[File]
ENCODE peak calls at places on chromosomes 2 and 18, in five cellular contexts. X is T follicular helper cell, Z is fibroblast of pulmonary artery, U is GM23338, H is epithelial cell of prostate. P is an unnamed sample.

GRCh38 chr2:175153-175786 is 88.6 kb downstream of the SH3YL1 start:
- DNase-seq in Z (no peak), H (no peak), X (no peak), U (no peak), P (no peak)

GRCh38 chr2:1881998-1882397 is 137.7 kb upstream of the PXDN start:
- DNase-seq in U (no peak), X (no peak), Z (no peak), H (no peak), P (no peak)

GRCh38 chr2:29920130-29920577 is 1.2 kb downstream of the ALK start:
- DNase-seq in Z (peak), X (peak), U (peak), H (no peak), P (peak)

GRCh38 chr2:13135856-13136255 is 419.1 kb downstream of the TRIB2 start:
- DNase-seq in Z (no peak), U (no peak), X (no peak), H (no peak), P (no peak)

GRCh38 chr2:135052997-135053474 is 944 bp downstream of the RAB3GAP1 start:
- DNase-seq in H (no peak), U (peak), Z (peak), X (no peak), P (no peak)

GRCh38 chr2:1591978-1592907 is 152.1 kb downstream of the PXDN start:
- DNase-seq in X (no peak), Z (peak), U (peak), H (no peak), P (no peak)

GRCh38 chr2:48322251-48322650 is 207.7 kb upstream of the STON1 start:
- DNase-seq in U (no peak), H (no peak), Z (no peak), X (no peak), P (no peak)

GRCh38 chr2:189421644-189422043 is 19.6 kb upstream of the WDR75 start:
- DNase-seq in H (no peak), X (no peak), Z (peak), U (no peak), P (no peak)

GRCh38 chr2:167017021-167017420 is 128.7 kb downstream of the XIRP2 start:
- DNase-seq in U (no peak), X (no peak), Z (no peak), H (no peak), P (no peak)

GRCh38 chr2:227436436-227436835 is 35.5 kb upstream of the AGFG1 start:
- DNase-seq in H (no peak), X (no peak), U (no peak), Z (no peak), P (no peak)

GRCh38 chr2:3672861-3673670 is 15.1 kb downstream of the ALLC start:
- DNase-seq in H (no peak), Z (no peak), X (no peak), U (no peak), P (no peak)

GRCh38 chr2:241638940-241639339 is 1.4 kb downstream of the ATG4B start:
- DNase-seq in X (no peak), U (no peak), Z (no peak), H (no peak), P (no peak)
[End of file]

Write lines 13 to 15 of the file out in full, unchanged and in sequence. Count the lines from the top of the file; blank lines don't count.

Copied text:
- DNase-seq in X (no peak), Z (peak), U (peak), H (no peak), P (no peak)

GRCh38 chr2:48322251-48322650 is 207.7 kb upstream of the STON1 start:
- DNase-seq in U (no peak), H (no peak), Z (no peak), X (no peak), P (no peak)